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#6
In reply to #4

Re: Can We Design A Better Government?

11/19/2007 12:10 PM

I'm by no means politically active, I vote & attend the occasional water or air board meeting. I just try to stay @ least marginally informed, but take very little overt action.

Guest [ please register] has pointed out some of the more fundamental problems,

What sort of system would require more informed particpitation by the GP [general public]?

How would such a system keep the special interests @ bay

corporations should not be afforded the same rights as indivuals.

money is not free speech.

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#12
In reply to #4

Re: Can We Design A Better Government?

11/19/2007 1:56 PM

"Judges are appointed to their positions to interpret the constitution, and do so in a manner consistent with the political interest that appoint them."

That is the unfortunate reality, but not the intent of the judiciary. The only authority and interest the judiciary should recognize is the Constitution. It is their job to ensure that political interests do not run counter to the Constitution, not devise ways to usurp its authority through contemporary re-interpretation.

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#91
In reply to #4

Re: Can We Design A Better Government?

11/29/2007 12:07 AM

It is a knowing and willing attempt to restrict access to the common man.

Any industry including govt, medical, scientific even religion, is specialized by its language. Just as the church used to prevent commoners from learning Latin so do others in various specializations use specialized language as not only a tool for describing there practice but also as a way to further the appearance of they being knowers and others knowers not. >>>>I want to rant in length but the hour is late.

Knowledge is power but this law does not reciprocate. The beast is out for ameriKa. there is no going back for us. I agree that the document of the constitution was designed to receive very few modifications.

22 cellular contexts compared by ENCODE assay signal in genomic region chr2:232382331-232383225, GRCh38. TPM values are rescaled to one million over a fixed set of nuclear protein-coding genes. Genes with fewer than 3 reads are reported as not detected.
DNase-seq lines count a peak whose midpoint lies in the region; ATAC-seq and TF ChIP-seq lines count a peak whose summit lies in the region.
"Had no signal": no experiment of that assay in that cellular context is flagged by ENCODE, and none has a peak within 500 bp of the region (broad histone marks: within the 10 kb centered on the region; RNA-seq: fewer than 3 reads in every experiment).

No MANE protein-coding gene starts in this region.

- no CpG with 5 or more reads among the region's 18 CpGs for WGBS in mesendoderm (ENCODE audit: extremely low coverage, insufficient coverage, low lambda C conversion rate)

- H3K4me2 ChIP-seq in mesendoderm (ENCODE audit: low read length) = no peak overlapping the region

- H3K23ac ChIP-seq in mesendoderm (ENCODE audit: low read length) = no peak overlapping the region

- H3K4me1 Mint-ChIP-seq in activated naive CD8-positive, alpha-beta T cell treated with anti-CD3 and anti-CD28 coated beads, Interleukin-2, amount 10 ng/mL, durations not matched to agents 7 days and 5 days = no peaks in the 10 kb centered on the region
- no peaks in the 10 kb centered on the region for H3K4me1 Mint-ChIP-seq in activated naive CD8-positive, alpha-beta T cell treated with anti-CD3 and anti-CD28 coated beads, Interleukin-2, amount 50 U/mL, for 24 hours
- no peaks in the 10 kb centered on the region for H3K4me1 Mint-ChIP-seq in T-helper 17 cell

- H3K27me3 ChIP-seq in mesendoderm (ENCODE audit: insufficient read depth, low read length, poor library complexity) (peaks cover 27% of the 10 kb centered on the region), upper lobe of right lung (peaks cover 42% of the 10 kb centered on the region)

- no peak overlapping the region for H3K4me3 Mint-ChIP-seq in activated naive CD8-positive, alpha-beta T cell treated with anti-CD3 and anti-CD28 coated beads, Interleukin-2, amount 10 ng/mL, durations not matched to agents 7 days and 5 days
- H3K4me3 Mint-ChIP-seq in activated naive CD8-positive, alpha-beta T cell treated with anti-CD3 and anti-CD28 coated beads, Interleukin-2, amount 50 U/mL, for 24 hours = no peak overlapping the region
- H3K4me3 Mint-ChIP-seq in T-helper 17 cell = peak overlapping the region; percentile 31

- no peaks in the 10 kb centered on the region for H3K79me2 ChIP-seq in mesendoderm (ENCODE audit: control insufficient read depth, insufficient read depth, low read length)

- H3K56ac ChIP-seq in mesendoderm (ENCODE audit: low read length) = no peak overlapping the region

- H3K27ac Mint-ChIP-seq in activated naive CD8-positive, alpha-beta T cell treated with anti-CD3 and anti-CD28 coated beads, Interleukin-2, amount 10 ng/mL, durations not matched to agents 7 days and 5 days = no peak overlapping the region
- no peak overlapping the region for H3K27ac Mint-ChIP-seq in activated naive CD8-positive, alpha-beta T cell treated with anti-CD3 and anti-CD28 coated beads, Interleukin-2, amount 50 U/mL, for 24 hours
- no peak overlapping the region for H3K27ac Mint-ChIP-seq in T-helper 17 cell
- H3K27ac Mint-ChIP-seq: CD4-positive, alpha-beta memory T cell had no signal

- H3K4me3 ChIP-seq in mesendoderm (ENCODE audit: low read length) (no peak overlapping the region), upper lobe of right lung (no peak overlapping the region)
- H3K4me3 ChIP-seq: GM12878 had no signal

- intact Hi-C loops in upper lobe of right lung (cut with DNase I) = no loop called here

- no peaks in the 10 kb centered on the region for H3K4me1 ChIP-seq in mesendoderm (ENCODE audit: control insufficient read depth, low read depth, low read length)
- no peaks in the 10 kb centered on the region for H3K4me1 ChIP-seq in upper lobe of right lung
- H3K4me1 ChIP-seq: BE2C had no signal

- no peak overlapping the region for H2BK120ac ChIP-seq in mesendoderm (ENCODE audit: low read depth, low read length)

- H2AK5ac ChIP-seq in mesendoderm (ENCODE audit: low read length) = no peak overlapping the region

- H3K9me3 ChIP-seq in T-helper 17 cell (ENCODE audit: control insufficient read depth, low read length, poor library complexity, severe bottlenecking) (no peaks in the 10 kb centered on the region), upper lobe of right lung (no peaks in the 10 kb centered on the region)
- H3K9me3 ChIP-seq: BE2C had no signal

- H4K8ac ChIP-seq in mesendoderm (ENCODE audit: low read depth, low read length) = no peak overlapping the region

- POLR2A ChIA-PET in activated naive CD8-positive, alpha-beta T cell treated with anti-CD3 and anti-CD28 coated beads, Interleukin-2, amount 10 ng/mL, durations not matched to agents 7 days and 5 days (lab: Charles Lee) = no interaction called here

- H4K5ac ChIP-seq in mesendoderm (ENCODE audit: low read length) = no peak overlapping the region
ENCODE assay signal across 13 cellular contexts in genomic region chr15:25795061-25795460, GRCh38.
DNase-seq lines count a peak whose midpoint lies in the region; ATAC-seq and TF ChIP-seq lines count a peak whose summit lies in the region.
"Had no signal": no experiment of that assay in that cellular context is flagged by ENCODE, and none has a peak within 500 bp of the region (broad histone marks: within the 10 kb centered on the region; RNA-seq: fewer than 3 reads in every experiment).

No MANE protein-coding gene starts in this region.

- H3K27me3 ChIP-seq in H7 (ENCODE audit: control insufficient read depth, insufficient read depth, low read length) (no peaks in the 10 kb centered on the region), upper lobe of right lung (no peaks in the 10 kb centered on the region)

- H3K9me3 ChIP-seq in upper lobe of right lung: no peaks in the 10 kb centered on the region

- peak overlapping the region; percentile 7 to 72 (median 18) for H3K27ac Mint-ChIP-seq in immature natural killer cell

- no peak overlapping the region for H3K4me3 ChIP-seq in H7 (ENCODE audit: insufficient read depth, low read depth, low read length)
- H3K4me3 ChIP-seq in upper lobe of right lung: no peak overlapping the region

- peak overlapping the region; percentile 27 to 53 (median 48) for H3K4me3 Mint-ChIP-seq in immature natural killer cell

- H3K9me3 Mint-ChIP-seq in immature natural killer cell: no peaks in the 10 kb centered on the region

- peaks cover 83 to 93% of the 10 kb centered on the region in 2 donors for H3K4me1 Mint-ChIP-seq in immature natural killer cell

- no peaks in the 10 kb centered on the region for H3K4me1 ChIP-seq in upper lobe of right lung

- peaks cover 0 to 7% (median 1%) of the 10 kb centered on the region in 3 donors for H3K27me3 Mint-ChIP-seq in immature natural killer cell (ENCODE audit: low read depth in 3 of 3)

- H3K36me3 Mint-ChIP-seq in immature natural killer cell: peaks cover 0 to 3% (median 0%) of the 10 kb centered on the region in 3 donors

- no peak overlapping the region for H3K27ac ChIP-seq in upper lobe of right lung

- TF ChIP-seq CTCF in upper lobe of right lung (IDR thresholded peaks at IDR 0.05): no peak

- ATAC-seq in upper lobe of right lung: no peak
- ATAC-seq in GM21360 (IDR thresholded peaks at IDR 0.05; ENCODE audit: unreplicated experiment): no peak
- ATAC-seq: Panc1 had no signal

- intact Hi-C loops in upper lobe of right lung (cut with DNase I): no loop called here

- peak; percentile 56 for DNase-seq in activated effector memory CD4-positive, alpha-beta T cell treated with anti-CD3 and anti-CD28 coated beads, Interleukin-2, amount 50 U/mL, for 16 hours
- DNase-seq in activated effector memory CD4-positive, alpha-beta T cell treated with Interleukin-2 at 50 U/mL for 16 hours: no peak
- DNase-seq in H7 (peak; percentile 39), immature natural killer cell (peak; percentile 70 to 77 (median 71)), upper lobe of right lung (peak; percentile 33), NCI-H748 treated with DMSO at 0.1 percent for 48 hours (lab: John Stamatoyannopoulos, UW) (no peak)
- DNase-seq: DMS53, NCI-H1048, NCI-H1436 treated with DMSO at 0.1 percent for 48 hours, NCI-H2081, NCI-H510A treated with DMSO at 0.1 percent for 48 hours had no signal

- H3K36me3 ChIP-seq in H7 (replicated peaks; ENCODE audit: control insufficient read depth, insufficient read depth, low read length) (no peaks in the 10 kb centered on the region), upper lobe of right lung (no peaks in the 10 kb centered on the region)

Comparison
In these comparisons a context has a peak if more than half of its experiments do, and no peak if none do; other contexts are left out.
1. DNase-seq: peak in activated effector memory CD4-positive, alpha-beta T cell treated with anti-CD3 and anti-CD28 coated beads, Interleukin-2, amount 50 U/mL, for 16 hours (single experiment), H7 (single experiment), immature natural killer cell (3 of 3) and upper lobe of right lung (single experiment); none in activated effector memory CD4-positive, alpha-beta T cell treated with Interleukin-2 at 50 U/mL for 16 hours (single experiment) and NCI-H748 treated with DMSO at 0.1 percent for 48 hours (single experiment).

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#92
In reply to #91

Re: Can We Design A Better Government?

11/29/2007 1:02 AM

Welcome CR3,

Come on in the waters fine!

Please continue your rant in the morning

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#5
In reply to #3

Re: Can We Design A Better Government?

11/19/2007 11:52 AM

The ability to amend, makes the constitution a living document.

I'm basically a libertarian/anarchist

less control=more freedom

free markets work when they are truely free.

Term limits are not the answer, they only remove the experience & lower the skill level of the decision makers

would you remove the middle management of a company every 10 years & expect continuity of direction?

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#7
In reply to #5

Re: Can We Design A Better Government?

11/19/2007 12:31 PM

"Term limits are not the answer, they only remove the experience & lower the skill level of the decision makers"

Term Limits constrict the ability of anyone so limited to become so firmly entrenched so as to benefit their constituents and/or themselves. e.g. Teddy K., Chapaquidic MJK, sea search JFK Jr., etc., etc. Sen. Byrd and many project squandering $$$.

Lower skilled at "stealing" from others to benefit themselves?

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#8
In reply to #7

Re: Can We Design A Better Government?

11/19/2007 12:43 PM

Term Limits constrict the ability of anyone so limited to become so firmly entrenched so as to and/or themselves.

benefit their constituents, isn't that the job description

I guess the question is how do we limit the buying of influnce, or @ least lower the return on investment.

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#11
In reply to #5

Re: Can We Design A Better Government?

11/19/2007 1:50 PM

"The ability to amend, makes the constitution a living document."

I agree, but only in that context. The concept of the Constitution as a living document as become polluted by the notion that what was written can be re-interpreted via contemporary word usage. That dishonors the founding fathers.

I share your libertarian leanings, and also have issues with term limits; they seem to usurp the will of the people to a certain extent. However, I am uncomfortable with the idea of a system that would compel educated voting. It seems to create different classes of citizen and certainly flys in the face of libertarian ideals.

I guess the bottom line is "democracy is the worst form of government, except all the others."

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#13
In reply to #11

Re: Can We Design A Better Government?

11/19/2007 2:10 PM

now we have a system uneducated popularity contests.

there must be a way to improve this situation.

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#14
In reply to #13

Re: Can We Design A Better Government?

11/19/2007 2:30 PM